Reading, ‘Riting, and ‘Rithmatic

Rory wants to know about our blog reading and writing habits and there’s even a little math involved. So let’s answer Rory’s blog questions.

Are you ‘mostly’ a short content or a long content reader and how many words within those defines can you comfortably read per post?

I prefer shorter posts, say 500 words or fewer. But sometimes a blogger can’t say what he or she wants to or needs to say in 500 words, and if I like the blogger and the way he or she writes, I will occasionally read longer posts.

How many blogs do you read per day?

Here’s the math part. I follow a lot of blogs (more than 150) and I try to read them all each day, as well as posts that bloggers I don’t follow write in response to some of my prompts. But depending upon what other things are going on in my life, I can’t always do that every day.

Are you a short, long or varying length content writer and if so what is your preferred length for a post that you create?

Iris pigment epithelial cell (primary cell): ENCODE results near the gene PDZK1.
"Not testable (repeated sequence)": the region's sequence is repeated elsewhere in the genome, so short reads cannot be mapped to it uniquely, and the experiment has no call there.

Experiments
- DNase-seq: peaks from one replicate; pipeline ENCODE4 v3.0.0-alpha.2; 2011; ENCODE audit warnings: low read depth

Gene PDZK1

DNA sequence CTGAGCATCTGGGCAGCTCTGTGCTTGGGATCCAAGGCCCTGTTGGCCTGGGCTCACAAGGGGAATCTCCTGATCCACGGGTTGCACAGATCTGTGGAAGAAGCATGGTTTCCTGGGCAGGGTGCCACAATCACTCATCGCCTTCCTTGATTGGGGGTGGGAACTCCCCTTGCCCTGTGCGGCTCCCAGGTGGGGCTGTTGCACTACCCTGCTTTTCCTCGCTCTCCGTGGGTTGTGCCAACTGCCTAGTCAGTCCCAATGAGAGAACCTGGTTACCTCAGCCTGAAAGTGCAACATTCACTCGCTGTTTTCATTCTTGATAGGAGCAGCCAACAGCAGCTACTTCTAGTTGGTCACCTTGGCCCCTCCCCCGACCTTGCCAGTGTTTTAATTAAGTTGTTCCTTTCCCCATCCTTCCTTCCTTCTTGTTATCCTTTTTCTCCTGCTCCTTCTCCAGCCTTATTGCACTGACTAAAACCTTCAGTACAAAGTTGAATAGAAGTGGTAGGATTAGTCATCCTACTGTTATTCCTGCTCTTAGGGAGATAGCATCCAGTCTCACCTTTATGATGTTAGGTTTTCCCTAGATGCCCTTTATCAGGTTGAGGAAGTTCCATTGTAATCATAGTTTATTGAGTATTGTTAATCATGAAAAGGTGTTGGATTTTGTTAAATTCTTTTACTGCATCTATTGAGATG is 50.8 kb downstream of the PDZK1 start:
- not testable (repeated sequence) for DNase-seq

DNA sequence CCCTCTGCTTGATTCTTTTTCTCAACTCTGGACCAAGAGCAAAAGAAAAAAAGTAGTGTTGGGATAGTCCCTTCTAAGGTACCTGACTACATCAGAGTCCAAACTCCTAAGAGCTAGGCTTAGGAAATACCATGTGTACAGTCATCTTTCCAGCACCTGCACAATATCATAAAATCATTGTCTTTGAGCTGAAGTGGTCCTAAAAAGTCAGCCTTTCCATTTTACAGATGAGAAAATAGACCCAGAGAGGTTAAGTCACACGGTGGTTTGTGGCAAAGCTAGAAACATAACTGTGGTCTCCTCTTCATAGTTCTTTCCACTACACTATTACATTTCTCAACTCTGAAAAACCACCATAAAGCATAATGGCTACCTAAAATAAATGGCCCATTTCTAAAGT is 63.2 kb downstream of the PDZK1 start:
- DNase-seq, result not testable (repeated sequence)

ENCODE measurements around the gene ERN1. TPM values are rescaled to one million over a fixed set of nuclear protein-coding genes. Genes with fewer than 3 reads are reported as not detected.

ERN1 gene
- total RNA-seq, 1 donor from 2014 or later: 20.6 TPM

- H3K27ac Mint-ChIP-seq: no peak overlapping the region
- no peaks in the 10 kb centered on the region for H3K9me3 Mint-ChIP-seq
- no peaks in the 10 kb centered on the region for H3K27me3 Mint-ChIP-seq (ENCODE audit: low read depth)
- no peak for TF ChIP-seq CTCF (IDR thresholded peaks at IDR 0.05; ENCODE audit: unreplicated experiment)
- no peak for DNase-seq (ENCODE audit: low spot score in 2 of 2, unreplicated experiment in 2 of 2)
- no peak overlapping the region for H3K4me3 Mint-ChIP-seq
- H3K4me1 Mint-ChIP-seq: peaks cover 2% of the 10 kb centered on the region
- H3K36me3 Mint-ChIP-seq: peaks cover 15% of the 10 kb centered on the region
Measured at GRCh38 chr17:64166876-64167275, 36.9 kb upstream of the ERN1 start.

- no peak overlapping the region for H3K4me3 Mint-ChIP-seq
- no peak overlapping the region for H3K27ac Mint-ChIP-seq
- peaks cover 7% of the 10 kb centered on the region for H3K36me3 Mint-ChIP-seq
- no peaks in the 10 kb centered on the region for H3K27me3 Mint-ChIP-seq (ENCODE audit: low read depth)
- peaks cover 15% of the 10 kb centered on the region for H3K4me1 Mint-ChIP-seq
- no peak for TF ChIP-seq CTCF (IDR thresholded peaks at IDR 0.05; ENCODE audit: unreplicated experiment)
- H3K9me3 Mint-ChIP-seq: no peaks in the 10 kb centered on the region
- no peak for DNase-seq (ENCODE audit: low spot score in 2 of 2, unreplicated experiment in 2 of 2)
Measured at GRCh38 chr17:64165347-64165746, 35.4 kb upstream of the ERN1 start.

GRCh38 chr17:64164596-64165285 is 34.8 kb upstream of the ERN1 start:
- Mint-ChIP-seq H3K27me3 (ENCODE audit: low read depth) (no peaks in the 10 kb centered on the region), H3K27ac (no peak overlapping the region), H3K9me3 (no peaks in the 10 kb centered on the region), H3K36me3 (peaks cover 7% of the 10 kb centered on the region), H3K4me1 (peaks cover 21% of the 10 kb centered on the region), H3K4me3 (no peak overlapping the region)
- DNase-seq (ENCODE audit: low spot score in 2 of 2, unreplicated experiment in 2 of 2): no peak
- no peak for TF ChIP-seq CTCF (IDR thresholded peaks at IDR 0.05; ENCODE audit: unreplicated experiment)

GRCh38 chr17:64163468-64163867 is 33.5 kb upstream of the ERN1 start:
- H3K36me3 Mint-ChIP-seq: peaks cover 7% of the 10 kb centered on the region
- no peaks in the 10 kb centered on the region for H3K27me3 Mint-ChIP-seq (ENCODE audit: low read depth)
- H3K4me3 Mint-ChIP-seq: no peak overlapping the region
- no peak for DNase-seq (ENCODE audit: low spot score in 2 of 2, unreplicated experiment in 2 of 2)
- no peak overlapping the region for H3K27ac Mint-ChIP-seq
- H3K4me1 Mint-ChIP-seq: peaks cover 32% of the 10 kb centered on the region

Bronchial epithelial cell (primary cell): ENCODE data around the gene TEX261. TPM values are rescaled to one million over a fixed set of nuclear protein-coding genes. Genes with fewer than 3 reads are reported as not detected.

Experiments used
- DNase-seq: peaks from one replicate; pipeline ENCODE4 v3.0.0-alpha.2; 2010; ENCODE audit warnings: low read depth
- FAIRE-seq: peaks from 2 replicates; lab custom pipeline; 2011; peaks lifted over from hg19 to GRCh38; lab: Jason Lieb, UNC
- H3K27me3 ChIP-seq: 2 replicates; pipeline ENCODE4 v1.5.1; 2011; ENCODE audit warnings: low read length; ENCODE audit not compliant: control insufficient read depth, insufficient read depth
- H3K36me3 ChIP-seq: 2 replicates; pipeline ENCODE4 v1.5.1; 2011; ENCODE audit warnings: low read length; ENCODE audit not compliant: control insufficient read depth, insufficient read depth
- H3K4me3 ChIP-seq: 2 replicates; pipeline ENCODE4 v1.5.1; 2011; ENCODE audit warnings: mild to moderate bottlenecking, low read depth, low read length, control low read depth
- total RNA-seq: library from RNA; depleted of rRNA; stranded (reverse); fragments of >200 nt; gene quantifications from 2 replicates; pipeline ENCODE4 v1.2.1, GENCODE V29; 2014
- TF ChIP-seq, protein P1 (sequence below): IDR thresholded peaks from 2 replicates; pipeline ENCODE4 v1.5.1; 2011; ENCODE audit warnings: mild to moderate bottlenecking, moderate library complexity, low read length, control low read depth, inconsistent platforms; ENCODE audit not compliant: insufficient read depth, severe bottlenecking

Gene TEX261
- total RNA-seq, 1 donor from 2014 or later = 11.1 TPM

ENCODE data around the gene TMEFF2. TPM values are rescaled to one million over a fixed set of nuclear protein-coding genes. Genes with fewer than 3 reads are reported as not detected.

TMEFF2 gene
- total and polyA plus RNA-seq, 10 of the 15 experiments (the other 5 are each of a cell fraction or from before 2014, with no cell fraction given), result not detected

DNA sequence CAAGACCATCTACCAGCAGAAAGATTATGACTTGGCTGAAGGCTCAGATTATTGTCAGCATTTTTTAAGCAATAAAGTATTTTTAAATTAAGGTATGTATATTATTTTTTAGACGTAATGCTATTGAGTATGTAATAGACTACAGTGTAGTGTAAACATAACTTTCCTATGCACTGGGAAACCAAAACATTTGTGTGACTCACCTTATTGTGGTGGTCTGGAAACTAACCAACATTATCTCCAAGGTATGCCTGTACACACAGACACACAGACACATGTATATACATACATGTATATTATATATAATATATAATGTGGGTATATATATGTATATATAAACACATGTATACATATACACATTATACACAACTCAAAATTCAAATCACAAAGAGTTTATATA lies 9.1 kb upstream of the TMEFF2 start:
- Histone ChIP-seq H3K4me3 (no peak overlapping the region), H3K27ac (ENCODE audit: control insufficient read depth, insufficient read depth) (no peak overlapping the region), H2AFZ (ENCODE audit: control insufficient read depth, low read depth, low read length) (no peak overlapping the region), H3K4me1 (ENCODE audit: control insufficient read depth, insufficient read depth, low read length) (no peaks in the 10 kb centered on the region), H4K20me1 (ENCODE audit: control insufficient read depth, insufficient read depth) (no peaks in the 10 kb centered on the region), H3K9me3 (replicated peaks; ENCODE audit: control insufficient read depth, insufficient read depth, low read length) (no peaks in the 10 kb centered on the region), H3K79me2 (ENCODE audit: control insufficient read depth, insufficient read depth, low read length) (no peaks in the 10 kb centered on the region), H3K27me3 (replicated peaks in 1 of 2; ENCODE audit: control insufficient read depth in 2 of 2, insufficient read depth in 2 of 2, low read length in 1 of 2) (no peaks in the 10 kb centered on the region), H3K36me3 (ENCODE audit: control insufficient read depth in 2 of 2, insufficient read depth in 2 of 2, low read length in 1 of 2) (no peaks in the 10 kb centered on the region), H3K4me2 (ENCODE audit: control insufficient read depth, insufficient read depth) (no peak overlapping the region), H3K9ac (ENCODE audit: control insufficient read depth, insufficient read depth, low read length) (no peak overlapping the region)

More math. Given that my average post length so far this year is 237 words, I’m going with short. That said, because some posts have word limits, ranging from six to 20 to 100 to 200, I do write some longer posts, but I strive to keep them to 500 words or less.

What kind of relationship do you have with the blogs that you follow – in so far as Like only, Read only, Interact only, Comment only or a combination of all?

It’s a definitely a combination of all of those things.

Truthful Tuesday — R.I.P.

Frank, aka PCGuy, has published another one of his Truthful Tuesday posts, only this time, Frank has announced that he’s discontinuing this popular prompt. Frank writes that he has become quite disenchanted with WordPress.com, and that he will be looking for alternatives to keep blogging, alternatives that will fit his sensibilities and relatively nonexistent budget.